From the perspective of the extensionist according to the list of difficulties, it is observed that they are of a political - institutional nature. Landini (2013a) precise, lack of rural development policies has been a recurrent problem not only in Mexico but in Latin America. The OCDE (2011), when analyzing institutional reforms, concludes that bureaucratic structures have been proved to be inflexible and do not respond to a changing sector, the organization level of farmers remains low, this issue must be taken into account in the policies designing.

Training has been a key issue at the institutional level: 94.1% of respondents are updated or trained by government institutions such as SAGARPA (41.2%), INCA RURAL (82.4%), FIRA (11.8%), ICAMEX (23.5%), INIFAP (29.4%), College of Postgraduates (29.4%) and Universidad Autónoma Chapingo (58.8%). The frequency of training is annual (58.8%), every three months (23.5%) and when there is opportunity (17.6%). This training is financed by them and the company where they work (47.1%), comes from the government (29.4%), themselves (17.6%) and is financed by the company where they work (5.9%). Extensionists are interested in receiving more courses and show preference in face-to-face courses (100%), with TIC support being semi-attended (88%) and online (53%).

Through government institutions actions have been established to train, an instrument of national public policy to promote rural development and meet the challenges of the agricultural sector (LDRS, 2012). In Table 2, several areas of interest to receive training, greater interest (88.4%) reported in training methodologies and rural extension, theses coincides with the work of Landini (2013c). In addition, they emphasize organization of producers, commercialization, group management, design of productive projects (88.2%). In adopting technologies, projects with women, TIC use, resource management and technical assistance (70.6%), projects with people of different capacities (76.5%), last use of technology packages (58.8%).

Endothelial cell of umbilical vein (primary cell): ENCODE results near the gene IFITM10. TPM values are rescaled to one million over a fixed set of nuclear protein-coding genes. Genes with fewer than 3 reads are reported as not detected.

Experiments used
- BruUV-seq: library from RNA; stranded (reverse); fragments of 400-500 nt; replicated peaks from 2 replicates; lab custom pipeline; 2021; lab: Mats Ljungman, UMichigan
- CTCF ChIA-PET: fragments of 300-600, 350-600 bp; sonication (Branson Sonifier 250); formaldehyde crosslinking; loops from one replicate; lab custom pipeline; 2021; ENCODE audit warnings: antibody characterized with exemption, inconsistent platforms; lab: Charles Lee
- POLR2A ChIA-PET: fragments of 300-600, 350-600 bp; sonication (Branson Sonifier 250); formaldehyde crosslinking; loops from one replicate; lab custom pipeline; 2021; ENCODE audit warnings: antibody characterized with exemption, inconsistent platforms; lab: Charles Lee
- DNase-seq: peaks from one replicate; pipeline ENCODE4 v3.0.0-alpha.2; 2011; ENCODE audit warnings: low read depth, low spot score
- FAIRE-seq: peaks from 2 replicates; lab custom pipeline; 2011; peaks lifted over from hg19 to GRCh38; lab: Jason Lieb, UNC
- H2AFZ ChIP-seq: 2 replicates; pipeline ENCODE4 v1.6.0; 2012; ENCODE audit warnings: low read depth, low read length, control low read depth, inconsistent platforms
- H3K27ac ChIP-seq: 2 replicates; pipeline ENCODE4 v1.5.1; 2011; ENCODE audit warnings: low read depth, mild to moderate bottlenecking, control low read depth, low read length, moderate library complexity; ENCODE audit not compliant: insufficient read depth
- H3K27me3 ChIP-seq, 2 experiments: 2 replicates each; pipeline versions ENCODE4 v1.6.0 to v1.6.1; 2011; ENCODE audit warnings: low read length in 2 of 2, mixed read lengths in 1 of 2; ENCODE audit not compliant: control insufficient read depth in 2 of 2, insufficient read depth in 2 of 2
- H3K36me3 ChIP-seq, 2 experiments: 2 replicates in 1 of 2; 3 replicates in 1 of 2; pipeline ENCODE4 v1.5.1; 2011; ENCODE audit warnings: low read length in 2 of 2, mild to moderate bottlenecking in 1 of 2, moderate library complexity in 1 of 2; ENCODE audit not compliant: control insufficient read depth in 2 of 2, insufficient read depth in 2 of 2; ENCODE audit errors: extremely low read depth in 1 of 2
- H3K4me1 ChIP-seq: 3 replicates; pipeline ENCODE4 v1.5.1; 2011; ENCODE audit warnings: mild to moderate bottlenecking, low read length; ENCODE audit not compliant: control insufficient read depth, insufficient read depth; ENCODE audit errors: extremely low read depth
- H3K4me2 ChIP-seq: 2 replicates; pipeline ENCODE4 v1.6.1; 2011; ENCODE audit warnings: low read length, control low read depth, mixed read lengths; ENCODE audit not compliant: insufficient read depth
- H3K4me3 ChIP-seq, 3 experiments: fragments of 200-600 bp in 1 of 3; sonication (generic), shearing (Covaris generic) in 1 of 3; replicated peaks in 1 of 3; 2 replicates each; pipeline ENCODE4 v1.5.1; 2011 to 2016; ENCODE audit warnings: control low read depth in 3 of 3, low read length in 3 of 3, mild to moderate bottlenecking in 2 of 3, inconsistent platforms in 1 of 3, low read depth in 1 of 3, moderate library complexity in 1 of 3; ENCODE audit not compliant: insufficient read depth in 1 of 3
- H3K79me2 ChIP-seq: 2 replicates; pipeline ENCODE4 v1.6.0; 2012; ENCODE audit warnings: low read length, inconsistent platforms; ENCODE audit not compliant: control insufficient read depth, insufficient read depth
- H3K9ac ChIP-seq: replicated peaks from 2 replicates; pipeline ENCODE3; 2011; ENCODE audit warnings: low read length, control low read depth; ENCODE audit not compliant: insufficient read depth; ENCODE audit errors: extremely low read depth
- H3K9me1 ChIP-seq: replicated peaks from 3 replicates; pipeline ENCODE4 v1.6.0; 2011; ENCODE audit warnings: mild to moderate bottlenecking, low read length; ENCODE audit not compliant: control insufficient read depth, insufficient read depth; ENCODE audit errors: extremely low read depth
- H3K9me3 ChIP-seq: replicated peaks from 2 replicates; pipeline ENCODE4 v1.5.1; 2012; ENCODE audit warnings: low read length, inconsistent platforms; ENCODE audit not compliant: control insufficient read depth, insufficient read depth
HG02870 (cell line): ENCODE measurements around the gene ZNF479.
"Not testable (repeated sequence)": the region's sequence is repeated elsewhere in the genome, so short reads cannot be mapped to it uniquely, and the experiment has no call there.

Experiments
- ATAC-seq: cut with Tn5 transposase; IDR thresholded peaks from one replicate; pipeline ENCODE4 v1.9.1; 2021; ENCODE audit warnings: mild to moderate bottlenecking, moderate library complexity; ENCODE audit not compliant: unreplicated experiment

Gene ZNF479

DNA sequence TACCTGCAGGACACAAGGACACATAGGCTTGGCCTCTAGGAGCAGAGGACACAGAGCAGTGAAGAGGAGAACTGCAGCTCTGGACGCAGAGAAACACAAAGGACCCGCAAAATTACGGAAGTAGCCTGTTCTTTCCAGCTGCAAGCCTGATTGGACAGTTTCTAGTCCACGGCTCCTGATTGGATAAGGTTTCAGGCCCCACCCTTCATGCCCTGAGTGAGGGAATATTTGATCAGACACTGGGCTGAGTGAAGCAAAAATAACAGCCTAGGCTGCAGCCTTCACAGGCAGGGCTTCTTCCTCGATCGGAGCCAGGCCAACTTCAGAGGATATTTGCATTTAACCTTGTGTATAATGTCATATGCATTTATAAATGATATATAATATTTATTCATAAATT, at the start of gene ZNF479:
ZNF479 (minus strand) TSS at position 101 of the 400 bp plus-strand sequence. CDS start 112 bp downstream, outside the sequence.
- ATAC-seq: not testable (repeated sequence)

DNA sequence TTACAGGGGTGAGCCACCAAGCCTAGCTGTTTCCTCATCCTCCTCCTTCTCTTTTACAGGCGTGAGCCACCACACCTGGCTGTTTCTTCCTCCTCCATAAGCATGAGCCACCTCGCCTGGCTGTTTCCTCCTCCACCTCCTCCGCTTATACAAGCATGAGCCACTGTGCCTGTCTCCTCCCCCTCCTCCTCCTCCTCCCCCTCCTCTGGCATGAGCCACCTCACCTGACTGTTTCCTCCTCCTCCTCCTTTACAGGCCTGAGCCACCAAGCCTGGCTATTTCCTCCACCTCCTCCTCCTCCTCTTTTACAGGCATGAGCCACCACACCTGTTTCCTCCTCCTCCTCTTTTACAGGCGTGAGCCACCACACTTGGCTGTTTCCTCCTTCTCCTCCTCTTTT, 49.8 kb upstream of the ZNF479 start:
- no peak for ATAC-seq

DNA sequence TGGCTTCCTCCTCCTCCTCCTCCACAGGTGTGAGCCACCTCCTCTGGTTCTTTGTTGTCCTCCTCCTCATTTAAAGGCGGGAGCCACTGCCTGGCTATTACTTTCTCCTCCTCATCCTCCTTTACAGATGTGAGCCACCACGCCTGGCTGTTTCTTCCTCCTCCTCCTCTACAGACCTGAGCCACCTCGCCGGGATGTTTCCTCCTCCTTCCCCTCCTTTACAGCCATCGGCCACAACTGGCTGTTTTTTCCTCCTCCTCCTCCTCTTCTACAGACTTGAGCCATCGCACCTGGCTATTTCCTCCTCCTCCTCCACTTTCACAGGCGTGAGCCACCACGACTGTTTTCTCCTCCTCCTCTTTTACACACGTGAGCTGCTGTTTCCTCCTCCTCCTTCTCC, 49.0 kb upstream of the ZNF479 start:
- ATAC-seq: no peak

Table 2 Areas of interest for training. 

Evaluación de acuerdo a la mediana. Donde: 1= ningún interés (NI); 2= bastante desinteresado (BD); 3= algo interesado (AI); 4= bastante interesado (BI); 5=totalmente interesado (TI).

Mexico promotes an integral extension, permanent access to training and certification processes to develop capacities that favor the processes of rural development (SAGARPA, 2015). In this regard Paniagua (2012), requires strategies to improve the quality of life of rural communities, providing them with infrastructure and services of the extensionist. Regarding to self-evaluation of extensionistʼs abilities, they evaluated themselves with higher scores in the values and ethics category, they are conceived as people with solid principles and values. They consider that they have a profile, learning to learn skills, creative and innovative thinking, decision making, problem solving, among others. Those are skills that coincide with the proposals of Cano (2004), Méndez (2006) and GFRAS (2010).

Table 3 Analysis of capacities of the extension worker. 

SAGARPA (2015); Méndez (2006); Cano (2004). Evaluación de acuerdo a la mediana. Donde: 1= no tengo habilidad (NH); 2= muy poca habilidad (MPH); 3= poca habilidad (PH); 4= hábil (H); 5= muy hábil (MH).


The academic profile of the extensionist stands out; (Natural resources, plant protection, plant physiology, botany, biotechnology); training in agriculture, livestock and food (agronomists specializing in animal husbandry, plant engineering, agro-industries and veterinary); there are no professionals in social sciences. Most of them with higher education: Chapingo Autonomous University and Postgraduate College.

Functions they perform: training of producer groups, transfer of technology, technical training in multiple areas, work with social groups, draw up plans, design productive projects, identify demands of the population, produce materials to train producers and promote self-management. They require training in methodologies and use of TIC.

Strengthening the extensionism and participation of producers requires reforms to public policies.

The competencies of the extension worker comply with the scheme proposed by SAGARPA. Their holistic vision is still pending.

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Received: January 2017; Accepted: April 2017